Wednesday, January 28, 2015
By Brian McCauley
The new Paola Pathways trail system is taking shape around Lake Miola, but city officials now are working on finding a way to keep people from driving motorized vehicles on the new paths.
Paola Public Works personnel began working on the Lake Miola trails late last year, taking a similar approach to the recent creation of the 8-foot-wide trails made out of limestone screenings that wind through Wallace Park.
Trails on the west side of the lake have been installed, and crews are getting ready to tackle the east side, said Paola Planning Director and Paola Pathways official Mike Gotfredson.
Paola City Council members, during their Jan. 13 meeting, were notified that the lake trails have already been utilized by several community walkers, joggers and bike riders, but also by a number of drivers operating vehicles that the trails were not designed to service.
The issue has come up a few times in the past at the trails in Wallace Park, with Public Works Director Craig Browning remembering one specific time in which a person drove a car on the trail and over a pedestrian bridge.
But there have been more reported cases at Lake Miola, where there aren’t as many trees and thick brush areas to provide a natural deterrent and where the trails provide access to areas that otherwise couldn’t be reached by vehicle without driving on the grass. “I can’t believe people think those are roads,” Mayor Artie Stuteville said at the council meeting.
Although a sign already is posted at the lake stating that motor vehicles are only permitted on roadways and in parking areas, the council members recently reviewed a draft of a proposed ordinance that would list specific regulations for Paola Pathways trails.
The proposed ordinance would prohibit the use of the trails between midnight and 5 a.m. daily, and motorized vehicles would not be permitted to be driven on, over or across the trails at any time. The ordinance defines motorized vehicles as any motorized form of transportation including, but not limited to: cars, trucks, motorcycles, tractors, farm machinery, all-terrain vehicles, golf carts, minibikes, dune buggies and snowmobiles. Motorized wheelchairs would be allowed.
The ordinance would still allow many different uses, including walking, hiking, jogging, cycling, roller blading, cross country skiing and snow shoeing.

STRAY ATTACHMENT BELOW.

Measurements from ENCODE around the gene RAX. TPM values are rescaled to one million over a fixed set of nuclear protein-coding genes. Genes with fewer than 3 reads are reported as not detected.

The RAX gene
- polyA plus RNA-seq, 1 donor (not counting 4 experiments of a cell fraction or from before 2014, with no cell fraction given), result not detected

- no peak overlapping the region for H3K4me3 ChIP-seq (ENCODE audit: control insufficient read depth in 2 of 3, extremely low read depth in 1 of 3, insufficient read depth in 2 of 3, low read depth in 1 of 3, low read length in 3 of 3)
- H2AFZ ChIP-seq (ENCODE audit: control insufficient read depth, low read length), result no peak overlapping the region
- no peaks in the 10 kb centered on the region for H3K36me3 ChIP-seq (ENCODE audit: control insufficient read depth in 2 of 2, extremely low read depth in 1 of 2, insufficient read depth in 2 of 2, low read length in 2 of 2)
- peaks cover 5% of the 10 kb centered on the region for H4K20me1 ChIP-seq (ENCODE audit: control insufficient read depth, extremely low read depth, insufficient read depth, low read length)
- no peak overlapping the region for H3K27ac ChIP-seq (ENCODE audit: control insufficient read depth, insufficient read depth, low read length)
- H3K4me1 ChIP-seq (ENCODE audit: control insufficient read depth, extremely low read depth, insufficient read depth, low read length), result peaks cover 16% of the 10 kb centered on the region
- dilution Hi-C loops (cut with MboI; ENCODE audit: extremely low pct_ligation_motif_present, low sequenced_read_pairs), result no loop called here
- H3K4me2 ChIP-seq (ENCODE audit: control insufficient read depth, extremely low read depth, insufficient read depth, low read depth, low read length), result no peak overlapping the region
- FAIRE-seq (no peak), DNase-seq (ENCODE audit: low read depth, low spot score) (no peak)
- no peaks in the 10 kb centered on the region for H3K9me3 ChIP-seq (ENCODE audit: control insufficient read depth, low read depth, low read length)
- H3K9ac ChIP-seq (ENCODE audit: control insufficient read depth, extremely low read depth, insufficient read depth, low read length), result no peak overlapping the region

Pets also would still be allowed, but they would be required to be restrained by a leash not exceeding 8 feet in length. Horses, mules or other similar animals would not be permitted on the trails.
The proposed ordinance also covers safety, environmental and soliciting concerns, as well as listing the requirement of a permit before conducting a community event on the trails.
The council members did not take action on the ordinance during their Jan. 13 meeting because the topic was for discussion only.
Anyone who drives toward the lake from Hedge Lane likely will spot the new trails, as well as a wooden structure near the intersection of 299th Street and West Lake Miola Drive. The structure is the framework of a kiosk that Gotfredson said will look just like the ones in Wallace Park that map out the trails and list sponsors.
“There will be two kiosks on the west side, two on the east side and one on the north side,” Gotfredson said.
Peg Wieland with Paola Pathways said some of the trail designs were modified after meeting with lake residents.
“They had some great input regarding vehicle traffic and bicycle traffic heading to the beach during the summer,” Wieland said.
The residents recommended building a more direct route to the beach, in addition to the planned trail closer to the shoreline, so that people headed for the beach wouldn’t decide to stay on the road instead of taking the longer, scenic trail route.
The west section of trail now essentially forms a small loop before crossing over a culvert and heading north and then east toward the swimming beach.
The entire lake phase is not expected to be complete until 2016, and it will total more than seven miles of new trail — tripling the distance of the city’s existing trail system.
This fall, once Public Works crews finish their road projects, work will focus on connecting the east and west trail lake sections by cutting through the wooded area around the north end. The final stage of the plan will be completed during the winter of 2016-17, with trail on the south end below the dam, according to a news release.
Based on the cost of Phase 1, the task force has set a goal of raising $60,000 to complete the project around Lake Miola. The money would cover the cost of five trailhead kiosks, a footbridge, various sizes and quantities of drainage pipes, paving and striping of some parking lots and trash/recycling receptacles, according to the release.
The city already has received a $30,000 matching grant from the Sunflower Foundation for the lake trails project, and Paola Pathways volunteers have been busy with a fundraising campaign designed to generate the required matching community revenue.
Wednesday, January 28, 2015